We must now allow TCP traffic on port 5001 and UDP traffic on port 1900 through our firewall, along with multicast IGMP traffic, to actually let this thing work! Open the appropriate ports with some lines like this in your /etc/sysconfig/iptables file:

-A INPUT -s -i br0 -p tcp -m tcp --dport 5001 -j ACCEPT
-A INPUT -s -i br0 -p udp -m udp --dport 1900 -j ACCEPT
-A INPUT -d -i br0 -p igmp -j ACCEPT

You will also need to set the default multicast address route. This can be set in the /etc/sysconfig/network-scripts/route-br0 file, looking like this:

# /etc/sysconfig/network-scripts/route-br0 dev br0

Make sure to change the source address mask to match your local network addresses, and the interface to match your local network interface. If you have IPv6 running, you should also open those same ports in your /etc/sysconfig/ip6tables firewall:

-A INPUT -p tcp -m tcp -s 2001:1234:5678:abcd::/64 -i br0 -j ACCEPT --dport 5001
-A INPUT -p udp -m udp -s 2001:1234:5678:abcd::/64 -i br0 -j ACCEPT --dport 1900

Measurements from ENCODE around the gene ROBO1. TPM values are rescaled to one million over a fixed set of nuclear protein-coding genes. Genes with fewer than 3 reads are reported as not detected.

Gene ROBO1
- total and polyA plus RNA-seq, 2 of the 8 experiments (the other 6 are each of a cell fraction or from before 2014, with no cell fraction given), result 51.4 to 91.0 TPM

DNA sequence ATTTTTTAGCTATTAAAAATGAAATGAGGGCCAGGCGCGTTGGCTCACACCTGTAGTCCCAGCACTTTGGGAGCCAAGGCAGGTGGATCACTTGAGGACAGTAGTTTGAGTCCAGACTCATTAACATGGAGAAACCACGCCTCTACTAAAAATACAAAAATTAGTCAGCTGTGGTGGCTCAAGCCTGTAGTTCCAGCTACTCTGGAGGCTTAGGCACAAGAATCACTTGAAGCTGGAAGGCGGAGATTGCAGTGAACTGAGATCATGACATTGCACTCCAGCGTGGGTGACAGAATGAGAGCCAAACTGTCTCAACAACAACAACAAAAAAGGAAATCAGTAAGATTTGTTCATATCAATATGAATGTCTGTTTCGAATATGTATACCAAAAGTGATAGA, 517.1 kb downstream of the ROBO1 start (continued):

PLEASE NOTE!!! If you have IPv6 running, you will want to remove the parameter from the last line of the file. More details below…

Again, make sure that your source address mask and interface match your network configuration, and don’t forget to restart your firewalls to apply the new rules!

Now, before we go any further, we can attempt to run the server and make sure that everything is actually working correctly. Just type pms from a command prompt and watch it go!

If everything is working correctly, you will either have the GUI window pop up, or get a message like this:

GUI environment not available
Switching to console mode

or you may get a bunch of debug messages fly by. If there are any errors, double check everything before moving on.

If you are in the console mode, press crtl-c to stop the ps3mediaserver.

Finally, the last thing I want to do is set this thing to run as a service/daemon in the background and start on boot. In order to do this we need a startup script!

Create the /etc/init.d/ps3mediaserver file and put the following in it:

# chkconfig: - 91 50
# description: Starts and stops the ps3mediaserver
# version: 0.8
# pidfile: /usr/local/share/pms/
# config:  /usr/local/share/pms/PMS.conf

# Source function library.